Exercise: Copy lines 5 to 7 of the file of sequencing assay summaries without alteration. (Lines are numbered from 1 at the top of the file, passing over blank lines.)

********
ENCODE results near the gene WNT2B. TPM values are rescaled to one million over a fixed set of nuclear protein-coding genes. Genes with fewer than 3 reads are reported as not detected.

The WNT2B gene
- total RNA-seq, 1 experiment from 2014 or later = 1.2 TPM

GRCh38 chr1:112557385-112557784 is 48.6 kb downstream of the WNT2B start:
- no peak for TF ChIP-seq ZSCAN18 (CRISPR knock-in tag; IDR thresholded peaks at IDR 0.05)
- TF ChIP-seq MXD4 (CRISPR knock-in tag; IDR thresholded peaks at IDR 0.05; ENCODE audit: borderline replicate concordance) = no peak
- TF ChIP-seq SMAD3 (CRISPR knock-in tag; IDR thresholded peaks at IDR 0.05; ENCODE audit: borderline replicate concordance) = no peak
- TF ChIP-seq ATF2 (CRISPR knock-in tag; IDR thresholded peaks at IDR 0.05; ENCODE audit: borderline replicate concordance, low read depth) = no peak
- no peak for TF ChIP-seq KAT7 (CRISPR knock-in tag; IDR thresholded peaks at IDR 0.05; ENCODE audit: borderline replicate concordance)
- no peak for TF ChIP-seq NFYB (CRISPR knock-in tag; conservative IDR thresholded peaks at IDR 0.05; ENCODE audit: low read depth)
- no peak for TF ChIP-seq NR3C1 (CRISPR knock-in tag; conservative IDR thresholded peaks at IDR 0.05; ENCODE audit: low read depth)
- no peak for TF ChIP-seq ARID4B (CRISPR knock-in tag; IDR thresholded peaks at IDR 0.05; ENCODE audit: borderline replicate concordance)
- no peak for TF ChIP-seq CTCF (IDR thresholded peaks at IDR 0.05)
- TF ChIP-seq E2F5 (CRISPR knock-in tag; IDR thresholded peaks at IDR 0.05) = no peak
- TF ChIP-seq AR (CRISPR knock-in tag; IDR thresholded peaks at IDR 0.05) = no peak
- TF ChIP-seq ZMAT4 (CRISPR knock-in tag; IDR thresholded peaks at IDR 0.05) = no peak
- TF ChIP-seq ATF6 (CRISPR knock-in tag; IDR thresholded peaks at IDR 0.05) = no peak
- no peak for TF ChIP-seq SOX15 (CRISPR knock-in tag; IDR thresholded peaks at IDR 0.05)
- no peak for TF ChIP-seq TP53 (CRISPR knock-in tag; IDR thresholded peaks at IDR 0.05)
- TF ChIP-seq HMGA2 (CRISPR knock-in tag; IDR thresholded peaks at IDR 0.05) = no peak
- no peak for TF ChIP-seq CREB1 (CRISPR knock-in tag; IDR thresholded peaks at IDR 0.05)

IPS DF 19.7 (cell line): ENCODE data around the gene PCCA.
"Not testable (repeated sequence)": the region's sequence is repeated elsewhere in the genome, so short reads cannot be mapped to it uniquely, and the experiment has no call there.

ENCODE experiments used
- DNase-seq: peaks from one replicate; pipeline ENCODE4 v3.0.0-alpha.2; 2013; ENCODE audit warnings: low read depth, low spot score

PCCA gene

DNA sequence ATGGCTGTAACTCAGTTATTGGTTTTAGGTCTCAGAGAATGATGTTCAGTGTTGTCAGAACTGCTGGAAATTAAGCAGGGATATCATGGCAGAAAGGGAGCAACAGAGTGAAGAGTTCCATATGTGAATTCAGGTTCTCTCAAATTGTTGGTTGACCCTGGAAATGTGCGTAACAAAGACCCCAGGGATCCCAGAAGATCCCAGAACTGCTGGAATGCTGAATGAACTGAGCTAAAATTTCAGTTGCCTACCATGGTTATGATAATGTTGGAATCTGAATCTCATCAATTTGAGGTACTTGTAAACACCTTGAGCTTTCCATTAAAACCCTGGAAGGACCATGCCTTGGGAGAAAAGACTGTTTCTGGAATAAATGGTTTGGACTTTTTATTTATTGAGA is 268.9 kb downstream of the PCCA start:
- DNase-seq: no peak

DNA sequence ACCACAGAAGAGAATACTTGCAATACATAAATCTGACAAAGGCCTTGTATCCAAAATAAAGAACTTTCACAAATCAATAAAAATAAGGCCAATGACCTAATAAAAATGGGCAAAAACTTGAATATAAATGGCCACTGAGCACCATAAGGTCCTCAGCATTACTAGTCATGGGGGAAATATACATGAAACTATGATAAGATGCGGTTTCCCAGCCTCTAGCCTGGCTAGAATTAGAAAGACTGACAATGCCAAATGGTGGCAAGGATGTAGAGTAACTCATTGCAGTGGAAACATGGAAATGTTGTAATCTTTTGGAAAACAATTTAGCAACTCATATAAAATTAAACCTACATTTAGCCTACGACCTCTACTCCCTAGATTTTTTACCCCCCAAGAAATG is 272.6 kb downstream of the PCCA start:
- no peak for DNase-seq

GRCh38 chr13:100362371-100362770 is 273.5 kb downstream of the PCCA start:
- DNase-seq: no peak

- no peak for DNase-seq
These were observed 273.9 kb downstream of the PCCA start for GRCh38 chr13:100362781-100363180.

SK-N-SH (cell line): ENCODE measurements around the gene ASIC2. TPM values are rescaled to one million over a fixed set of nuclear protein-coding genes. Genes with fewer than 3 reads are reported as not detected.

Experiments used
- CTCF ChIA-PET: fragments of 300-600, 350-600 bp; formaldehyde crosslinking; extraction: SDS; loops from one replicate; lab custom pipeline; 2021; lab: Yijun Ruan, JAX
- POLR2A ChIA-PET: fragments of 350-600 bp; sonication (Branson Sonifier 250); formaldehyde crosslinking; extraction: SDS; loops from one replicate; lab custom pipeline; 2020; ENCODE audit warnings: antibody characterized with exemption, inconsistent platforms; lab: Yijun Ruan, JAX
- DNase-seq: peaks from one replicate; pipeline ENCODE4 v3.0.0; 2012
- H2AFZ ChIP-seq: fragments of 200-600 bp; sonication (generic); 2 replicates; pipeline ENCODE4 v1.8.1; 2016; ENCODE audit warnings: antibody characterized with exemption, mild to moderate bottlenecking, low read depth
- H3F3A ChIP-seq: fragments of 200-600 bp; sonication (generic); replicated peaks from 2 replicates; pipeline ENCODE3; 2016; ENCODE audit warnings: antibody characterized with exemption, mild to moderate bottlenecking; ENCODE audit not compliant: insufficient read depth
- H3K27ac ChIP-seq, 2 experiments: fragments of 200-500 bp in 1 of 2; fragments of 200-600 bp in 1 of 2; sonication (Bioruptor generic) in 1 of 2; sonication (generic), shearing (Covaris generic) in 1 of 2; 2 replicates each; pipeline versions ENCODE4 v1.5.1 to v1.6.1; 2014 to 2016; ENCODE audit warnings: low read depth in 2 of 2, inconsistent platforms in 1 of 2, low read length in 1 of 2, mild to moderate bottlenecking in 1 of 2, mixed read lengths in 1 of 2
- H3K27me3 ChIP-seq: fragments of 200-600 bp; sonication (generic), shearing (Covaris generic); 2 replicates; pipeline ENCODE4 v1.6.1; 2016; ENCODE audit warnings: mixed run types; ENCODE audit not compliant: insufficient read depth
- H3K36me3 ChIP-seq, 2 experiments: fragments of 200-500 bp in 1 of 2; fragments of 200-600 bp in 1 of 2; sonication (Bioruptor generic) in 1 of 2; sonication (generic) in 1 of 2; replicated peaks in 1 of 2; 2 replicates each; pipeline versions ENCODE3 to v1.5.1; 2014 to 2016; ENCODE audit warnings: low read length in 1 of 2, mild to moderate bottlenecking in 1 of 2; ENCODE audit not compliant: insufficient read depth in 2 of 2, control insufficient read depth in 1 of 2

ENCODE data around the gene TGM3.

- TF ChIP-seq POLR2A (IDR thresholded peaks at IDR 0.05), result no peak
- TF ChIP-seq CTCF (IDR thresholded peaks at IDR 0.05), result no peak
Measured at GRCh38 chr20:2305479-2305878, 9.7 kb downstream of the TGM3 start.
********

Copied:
- no peak for TF ChIP-seq ZSCAN18 (CRISPR knock-in tag; IDR thresholded peaks at IDR 0.05)
- TF ChIP-seq MXD4 (CRISPR knock-in tag; IDR thresholded peaks at IDR 0.05; ENCODE audit: borderline replicate concordance) = no peak
- TF ChIP-seq SMAD3 (CRISPR knock-in tag; IDR thresholded peaks at IDR 0.05; ENCODE audit: borderline replicate concordance) = no peak